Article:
When you file a lawsuit to recover compensation for injuries caused by the carelessness or negligence of another person, it’s not enough to simply allege that the defendant engaged in wrongful conduct. You must provide evidence that convinces jurors that your statement of the facts is more believable than the defendant’s version. That’s done with evidence. How does your attorney effectively gather that evidence?
In legal terms, all actions involved in the gathering of evidence are generally referred to as “discovery.” The discovery process is considered to be “open.” That means that all parties have an equal right of access to all information related to the lawsuit. There is no affirmative duty to disclose evidence that you have obtained, but you cannot intentionally conceal or fail to disclose evidence requested.
There are three specific types of discovery tools that are built into the trial process:
It is fairly common for attorneys to retain the services of a private investigator, who may examine the scene of the accident, monitor the actions of the other party, or interview any potential witness. The relationship with the private investigator does not, however, fall under the supervision or jurisdiction of the court. A party does not need permission to hire a P.I., but a witness may not be compelled to speak to or answer questions from a private detective.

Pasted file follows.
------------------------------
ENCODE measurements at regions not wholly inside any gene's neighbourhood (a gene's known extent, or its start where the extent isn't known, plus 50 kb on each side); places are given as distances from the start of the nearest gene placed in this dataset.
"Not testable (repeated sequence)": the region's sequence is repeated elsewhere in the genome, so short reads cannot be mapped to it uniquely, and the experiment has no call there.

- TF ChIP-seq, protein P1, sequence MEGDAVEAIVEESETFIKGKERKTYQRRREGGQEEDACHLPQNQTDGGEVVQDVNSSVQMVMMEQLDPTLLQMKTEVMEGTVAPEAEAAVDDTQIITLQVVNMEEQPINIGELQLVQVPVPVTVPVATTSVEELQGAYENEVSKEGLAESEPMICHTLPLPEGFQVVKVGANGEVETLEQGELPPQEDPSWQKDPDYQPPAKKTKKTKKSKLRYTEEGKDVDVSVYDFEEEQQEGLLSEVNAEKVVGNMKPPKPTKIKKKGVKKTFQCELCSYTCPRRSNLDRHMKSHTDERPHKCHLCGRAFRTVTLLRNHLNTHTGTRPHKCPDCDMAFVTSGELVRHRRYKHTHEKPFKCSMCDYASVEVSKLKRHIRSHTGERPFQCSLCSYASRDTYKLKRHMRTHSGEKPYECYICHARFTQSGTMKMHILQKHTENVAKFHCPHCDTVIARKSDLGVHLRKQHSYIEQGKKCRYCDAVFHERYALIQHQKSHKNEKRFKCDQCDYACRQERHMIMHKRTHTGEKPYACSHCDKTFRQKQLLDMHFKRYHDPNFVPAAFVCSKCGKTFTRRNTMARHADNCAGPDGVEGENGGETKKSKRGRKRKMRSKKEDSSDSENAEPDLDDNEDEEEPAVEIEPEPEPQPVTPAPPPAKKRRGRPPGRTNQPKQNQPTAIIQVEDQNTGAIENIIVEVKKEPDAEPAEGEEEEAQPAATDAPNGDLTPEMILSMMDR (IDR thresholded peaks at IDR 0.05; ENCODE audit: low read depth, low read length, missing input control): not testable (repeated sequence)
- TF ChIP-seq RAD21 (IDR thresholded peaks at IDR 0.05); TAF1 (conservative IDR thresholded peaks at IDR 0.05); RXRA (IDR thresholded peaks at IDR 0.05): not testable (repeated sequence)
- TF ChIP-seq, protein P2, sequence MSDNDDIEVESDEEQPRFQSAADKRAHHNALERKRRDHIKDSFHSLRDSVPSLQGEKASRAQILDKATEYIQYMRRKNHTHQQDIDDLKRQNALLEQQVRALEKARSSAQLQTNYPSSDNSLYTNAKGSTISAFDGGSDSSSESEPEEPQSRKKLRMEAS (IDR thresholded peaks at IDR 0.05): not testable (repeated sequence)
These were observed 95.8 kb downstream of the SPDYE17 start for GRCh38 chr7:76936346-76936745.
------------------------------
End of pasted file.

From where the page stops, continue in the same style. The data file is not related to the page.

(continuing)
A lawyer may also work closely with expert witnesses to gather and assimilate evidence. The expert witness may, however, be subject to deposition, if requested by the other party.
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